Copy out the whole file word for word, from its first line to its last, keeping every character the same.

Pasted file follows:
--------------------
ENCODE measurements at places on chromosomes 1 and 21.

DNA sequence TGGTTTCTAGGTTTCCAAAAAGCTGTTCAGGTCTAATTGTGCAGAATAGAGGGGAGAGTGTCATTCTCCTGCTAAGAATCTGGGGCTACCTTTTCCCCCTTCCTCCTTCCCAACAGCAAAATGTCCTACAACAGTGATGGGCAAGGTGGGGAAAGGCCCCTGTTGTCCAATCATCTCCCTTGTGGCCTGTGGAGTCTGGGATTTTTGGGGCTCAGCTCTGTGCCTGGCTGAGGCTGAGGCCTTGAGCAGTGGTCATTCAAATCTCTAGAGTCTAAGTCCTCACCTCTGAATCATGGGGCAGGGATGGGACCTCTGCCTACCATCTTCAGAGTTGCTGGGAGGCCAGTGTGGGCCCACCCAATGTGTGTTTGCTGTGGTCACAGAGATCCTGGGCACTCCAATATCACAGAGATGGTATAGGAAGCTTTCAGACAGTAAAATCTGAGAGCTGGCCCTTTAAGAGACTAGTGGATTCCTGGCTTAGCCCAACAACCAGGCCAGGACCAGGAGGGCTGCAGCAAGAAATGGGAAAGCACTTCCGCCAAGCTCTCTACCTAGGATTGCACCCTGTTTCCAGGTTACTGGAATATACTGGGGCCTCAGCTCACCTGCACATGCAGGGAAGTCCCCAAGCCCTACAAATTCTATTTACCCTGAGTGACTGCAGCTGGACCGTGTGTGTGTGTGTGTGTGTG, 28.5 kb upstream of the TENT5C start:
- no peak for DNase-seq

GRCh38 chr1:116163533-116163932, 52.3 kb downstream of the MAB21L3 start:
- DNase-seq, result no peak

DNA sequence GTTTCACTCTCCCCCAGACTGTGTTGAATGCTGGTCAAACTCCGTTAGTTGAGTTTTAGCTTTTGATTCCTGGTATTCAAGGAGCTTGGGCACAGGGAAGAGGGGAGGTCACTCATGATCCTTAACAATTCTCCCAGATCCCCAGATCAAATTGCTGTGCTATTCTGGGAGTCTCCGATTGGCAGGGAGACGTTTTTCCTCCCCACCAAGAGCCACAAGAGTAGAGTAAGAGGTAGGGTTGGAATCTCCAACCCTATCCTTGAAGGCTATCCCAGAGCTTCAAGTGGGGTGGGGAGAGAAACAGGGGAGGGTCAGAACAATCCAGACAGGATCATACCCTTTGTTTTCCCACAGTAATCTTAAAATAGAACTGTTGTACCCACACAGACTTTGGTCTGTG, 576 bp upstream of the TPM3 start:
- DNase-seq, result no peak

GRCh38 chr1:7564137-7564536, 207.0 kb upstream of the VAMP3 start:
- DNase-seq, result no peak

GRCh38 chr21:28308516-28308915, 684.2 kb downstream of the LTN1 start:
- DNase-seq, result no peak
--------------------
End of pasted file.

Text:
ENCODE measurements at places on chromosomes 1 and 21.

DNA sequence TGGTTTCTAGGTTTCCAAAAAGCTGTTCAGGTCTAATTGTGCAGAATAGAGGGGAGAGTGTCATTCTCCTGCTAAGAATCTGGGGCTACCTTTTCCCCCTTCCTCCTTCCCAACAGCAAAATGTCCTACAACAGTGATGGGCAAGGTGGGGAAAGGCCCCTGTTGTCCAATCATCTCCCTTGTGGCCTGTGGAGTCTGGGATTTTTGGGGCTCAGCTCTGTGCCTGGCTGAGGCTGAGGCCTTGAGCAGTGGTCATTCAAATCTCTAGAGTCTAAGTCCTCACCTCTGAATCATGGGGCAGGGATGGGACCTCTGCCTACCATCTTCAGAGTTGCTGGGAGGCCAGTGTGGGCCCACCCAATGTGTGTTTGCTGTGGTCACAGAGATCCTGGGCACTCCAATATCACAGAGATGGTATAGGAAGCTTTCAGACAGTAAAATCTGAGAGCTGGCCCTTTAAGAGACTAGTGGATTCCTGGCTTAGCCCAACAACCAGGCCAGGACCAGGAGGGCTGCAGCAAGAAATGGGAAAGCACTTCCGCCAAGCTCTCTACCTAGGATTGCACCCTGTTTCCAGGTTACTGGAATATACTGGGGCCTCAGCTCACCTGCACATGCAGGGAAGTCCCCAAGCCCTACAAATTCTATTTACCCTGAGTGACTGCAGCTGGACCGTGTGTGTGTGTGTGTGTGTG, 28.5 kb upstream of the TENT5C start:
- no peak for DNase-seq

GRCh38 chr1:116163533-116163932, 52.3 kb downstream of the MAB21L3 start:
- DNase-seq, result no peak

DNA sequence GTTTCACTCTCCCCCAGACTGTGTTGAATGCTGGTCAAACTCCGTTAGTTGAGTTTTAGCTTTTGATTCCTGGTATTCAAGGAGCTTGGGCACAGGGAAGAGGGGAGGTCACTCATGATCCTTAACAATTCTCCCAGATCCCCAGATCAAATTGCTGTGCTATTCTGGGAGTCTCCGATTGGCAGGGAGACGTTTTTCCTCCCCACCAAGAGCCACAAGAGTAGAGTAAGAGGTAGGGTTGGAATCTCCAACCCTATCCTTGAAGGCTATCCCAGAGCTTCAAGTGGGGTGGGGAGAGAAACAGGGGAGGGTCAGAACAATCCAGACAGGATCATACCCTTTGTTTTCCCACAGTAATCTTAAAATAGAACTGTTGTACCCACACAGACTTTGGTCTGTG, 576 bp upstream of the TPM3 start:
- DNase-seq, result no peak

GRCh38 chr1:7564137-7564536, 207.0 kb upstream of the VAMP3 start:
- DNase-seq, result no peak

GRCh38 chr21:28308516-28308915, 684.2 kb downstream of the LTN1 start:
- DNase-seq, result no peak